Blind Parrot Productions

Near the end of the first act in Maria Irene Fornes’s Lovers and Keepers, the couple on the stage is watching television in content resignation.

“At first you were mean,” the woman tells the man, “then you were nice.”

“At first you were incredibly stupid,” he answers. “but then you got smarter and sweeter.”

These two may not always have liked each other, but they are each other’s mundane destiny; they are content to stay together because they’ve maneuvered through the mine fields to a safe place. But there’s a sad lining to their ordinary nest and a reservoir of dissatisfaction. While it was clearly the playwright’s intention to combine sweetness and sadness in this portrayal of love as redemption and of love among the common folk, the material is ultimately disappointing.

Lovers and Keepers is lovely work, but it’s a wisp of a play. It features three looks at love, with primary characters in one piece popping up as supporting characters in another. The true link is both the wonder and the banality of love. Unfortunately, Lovers and Keepers doesn’t fulfill its bittersweet promise. One leaves the theater touched, but not sure by what.

The strongest piece is the first, in which Kathleen, a plain jane, makes several attempts to leave Fred, a common joe. She always comes back, and with each return she wins a little territory–he stops being mean, mostly because it takes too much energy–and gives a little herself. She has an affair and an abortion, but eventually gives in to Fred’s notion of marriage. He struggles with his pride and jealousy, and finally accepts his love for her. Both Brian Shaw and Jane Brown showed uncommon sensitivity to the nuances of the relationship, giving the material a resonance it might not have had in other hands.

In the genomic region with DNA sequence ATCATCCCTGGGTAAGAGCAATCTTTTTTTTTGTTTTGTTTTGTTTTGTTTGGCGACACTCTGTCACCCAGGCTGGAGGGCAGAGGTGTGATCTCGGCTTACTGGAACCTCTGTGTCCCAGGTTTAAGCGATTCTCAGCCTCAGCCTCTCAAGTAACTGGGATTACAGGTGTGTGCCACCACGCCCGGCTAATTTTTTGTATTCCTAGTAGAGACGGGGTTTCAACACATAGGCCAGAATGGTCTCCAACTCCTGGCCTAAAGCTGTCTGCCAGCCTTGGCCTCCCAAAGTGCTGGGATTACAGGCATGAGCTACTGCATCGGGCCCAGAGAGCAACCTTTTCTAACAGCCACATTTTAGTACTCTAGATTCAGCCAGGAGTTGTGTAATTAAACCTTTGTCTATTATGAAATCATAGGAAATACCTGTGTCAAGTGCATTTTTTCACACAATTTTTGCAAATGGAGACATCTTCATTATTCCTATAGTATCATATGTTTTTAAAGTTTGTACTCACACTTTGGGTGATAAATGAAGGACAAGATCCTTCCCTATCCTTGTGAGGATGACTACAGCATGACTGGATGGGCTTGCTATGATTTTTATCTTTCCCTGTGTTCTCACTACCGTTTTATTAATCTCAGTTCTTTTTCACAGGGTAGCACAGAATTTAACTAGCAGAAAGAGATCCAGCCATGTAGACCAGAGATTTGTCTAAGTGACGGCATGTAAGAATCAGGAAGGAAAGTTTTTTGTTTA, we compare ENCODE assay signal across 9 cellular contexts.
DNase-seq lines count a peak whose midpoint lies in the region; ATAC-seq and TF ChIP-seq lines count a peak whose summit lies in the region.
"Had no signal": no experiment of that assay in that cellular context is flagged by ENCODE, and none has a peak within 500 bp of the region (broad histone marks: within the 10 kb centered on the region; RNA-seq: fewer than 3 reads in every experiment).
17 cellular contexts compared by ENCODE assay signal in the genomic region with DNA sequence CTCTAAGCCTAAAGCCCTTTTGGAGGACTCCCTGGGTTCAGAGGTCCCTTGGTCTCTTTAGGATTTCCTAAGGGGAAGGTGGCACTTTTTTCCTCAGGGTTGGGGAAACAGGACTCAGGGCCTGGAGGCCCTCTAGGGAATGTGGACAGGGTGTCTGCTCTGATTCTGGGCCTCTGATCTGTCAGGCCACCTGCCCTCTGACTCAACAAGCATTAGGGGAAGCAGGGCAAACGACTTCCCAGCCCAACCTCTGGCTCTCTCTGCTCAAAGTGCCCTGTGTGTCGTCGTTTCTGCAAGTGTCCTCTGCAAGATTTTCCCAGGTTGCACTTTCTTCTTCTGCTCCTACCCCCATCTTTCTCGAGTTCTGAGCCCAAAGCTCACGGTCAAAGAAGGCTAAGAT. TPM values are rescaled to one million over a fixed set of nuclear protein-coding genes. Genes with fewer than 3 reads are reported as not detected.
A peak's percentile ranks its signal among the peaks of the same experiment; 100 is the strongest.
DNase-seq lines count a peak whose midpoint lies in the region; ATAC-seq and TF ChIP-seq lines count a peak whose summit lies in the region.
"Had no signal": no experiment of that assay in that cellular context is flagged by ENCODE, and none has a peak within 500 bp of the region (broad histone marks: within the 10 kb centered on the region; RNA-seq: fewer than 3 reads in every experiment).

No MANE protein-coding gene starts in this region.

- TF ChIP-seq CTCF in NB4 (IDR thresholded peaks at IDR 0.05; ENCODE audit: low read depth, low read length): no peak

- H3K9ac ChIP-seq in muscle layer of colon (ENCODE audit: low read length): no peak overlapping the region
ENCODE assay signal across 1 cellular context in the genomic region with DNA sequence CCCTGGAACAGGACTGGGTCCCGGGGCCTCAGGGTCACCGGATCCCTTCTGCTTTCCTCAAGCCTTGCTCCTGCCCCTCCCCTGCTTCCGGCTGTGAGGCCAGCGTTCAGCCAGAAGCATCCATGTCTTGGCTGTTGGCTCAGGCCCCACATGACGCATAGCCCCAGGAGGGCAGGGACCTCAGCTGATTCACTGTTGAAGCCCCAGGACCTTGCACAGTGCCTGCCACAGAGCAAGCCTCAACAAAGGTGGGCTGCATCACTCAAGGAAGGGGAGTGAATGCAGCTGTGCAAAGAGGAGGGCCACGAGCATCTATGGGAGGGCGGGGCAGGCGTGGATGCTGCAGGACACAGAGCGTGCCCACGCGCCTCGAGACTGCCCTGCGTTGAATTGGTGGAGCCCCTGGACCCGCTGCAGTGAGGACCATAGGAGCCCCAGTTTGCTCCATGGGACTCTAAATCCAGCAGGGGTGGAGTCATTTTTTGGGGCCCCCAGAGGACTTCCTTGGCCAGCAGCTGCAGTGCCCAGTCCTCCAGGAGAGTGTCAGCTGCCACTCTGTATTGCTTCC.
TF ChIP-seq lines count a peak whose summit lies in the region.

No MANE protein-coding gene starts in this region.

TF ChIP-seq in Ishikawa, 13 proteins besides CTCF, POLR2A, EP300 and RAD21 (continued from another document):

The weakest story lies in the middle. Tato (whose name not one of the actors pronounced correctly), Kathleen’s Puerto Rican lover, obsesses about his intellectual insecurities and his need for respect. Antonio Pulido, who played Tato, has a wonderful masculine vulnerability, but his effort wasn’t matched by either the script or the women playing opposite him.

The final story is a poignant peek at an elderly couple deep into dependence and accommodation. As Rose, Beka Calkins, who is young, stole the show–not by senior-stereotype mugging, but by combining the subtle physical frustrations and the small victories over the aging process that all old people must experience. One particular scene, when she sings to her husband about the wonders of chicken soup (by implication, a near aphrodisiac), serves as a terrific bookend to the angst-filled discourse on vegetables that Fred gives at the beginning of the trilogy. The soup business, however, is strikingly similar in tone to “Sopita de Pichon,” an old Cuban folk song with which Fornes is no doubt familiar.

In many ways, Lovers and Keepers is a signature Fornes script. The characters posture as Everyman and Everywoman. They are not particularly articulate–often, in fact, they are monosyllabic–but they still manage, through Fornes’s minimalism, to express some fundamentally universal concerns. The humor is wry and multilayered, and the scene changes come quickly. In this particular production, the use of space was both imaginative and playful, making the most of Blind Parrot’s deep, narrow performance area.

But Lovers and Keepers feels unfinished, like an early work that Fornes only recently pulled out of the drawer. It raises the issues of tolerance, domesticity, passion, fidelity, and intelligence, yet it doesn’t follow through. As a musical, Lovers and Keepers doesn’t have one song that stays with you after the show, an amazing feat considering the composer is Tito Puente, one of Latin music’s most innovative writers. The songs themselves seem like leftovers, and their introduction during the play is always a little embarrassing. Also, the only performer with a real voice was Tria Smith, who played the good-hearted, lovelorn waitress. There’s much good here, but unfortunately, there’s not enough.